PHOTO | ANDY BIALOWAS
This is just one of the various community safety conversations held throughout Edmonton.
September 24, 2012
WESTERN CATHOLIC REPORTER
The goal of a new coordinating council in Edmonton is to make the city safer within one generation.
REACH Edmonton Council for Safe Communities has a collaborative approach to crime prevention in which everyone plays a role. Its mandate is to create a culture shift to prevent crime by integrating efforts that address community safety.
"The best solutions to community safety lie within the community. We do not want to impose solutions," said Jan Fox, executive director of REACH Edmonton.
Fox, the former warden of Edmonton's women's prison, hopes Church representatives will continue participating in the REACH process.
Churches are already doing a lot to help people stay out of trouble with the law, she said. The community conversations are yet another way for churches to get involved.
Churches were contacted when REACH was devising its initial recommendations. As well, Fox has given several presentations to various churches and interfaith groups.
"The churches are starting to hear more about REACH, and they're starting to show a lot of interest because safety is everybody's issue. "So many of the things that churches already do are so consistent with the mandate of REACH. The work that we do is to keep our families healthy, happy and safe," said Fox.
"We would love to have representatives from the churches attend our community conversations to give us feedback on what they think they need to make them feel safe," said Fox.
REACH began in 2009 out of Mayor Stephen Mandel's taskforce on community safety. The taskforce revealed that Edmontonians need someone to own the "R" for responsibility.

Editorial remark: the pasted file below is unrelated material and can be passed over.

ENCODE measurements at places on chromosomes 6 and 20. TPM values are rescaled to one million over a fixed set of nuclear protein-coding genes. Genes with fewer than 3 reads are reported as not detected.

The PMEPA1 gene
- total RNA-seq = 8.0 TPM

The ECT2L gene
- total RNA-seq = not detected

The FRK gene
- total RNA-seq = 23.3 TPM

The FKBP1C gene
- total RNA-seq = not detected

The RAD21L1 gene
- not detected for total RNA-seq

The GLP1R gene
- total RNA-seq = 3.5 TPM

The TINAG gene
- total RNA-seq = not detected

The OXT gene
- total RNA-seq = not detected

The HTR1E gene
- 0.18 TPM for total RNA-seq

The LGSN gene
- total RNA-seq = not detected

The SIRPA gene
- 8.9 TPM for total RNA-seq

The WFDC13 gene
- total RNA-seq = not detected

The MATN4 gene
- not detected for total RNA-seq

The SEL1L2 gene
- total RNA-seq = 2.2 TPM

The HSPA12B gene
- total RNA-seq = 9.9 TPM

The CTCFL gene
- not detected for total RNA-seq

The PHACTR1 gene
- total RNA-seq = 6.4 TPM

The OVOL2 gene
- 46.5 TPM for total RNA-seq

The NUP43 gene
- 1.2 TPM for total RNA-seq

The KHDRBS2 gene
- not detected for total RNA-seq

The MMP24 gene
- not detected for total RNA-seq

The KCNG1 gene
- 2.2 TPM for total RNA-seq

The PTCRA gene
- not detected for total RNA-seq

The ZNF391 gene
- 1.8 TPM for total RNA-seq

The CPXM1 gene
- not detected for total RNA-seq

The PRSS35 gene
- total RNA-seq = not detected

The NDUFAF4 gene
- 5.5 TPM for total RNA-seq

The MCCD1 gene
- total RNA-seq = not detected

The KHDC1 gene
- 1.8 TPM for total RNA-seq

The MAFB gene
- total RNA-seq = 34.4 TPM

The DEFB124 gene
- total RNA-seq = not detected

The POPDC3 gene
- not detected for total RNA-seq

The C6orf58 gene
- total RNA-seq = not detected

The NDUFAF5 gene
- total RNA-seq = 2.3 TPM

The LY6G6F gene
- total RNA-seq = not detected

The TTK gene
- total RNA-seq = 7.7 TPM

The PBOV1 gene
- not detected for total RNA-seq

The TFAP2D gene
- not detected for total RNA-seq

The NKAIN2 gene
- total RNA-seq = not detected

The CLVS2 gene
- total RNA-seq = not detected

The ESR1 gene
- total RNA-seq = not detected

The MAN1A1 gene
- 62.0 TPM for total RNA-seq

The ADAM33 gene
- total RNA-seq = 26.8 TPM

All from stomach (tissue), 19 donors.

The mayor said an aim of REACH Edmonton is to create effective programs and strategies that can help prevent crime before it even happens.
Fox said REACH is a stand-alone organization, and does not take direction from the City of Edmonton.
"We're much different from any organization in Canada. While there are a lot of crime prevention initiatives going on in municipalities across the country, there are no organizations that are separate from the municipality to the degree that we are," she said.
REACH Edmonton's vision is a city in which every person contributes to a community where everyone is safe and feels safe. Today, REACH is involved with more than 30 projects in the city that take diverse approaches to crime prevention and safety. Some of the projects focus on youth at risk, newcomer families and creating new leadership. Others are geared toward helping vulnerable populations.
"We are not looking for quick-fix solutions. We are looking more for systemic change," said Fox. "We know that if we want to make Edmonton safer, we have to deal with those causes. "We have to get tough on the causes of crime, as opposed to getting tough on crime."
One REACH initiative is called Schools as Community Hubs. The project sees schools as important access points for families and youth, which can provide a focus point for community connection.
"I have the sense that churches are very much the hubs of a community as well, so we're really anxious to have more conversations with Church groups," said Fox.
REACH is hosting a community safety campaign, which entails conversations at various venues across the city.
Participants identify resources that are working well and resources that are missing. They also identify areas of collaboration between communities, and begin facilitating the necessary training for community leaders to organize more effectively.
The meetings are held at community halls and recreation centres. The complete list of dates, times and locations can be found at reachedmonton.ca.
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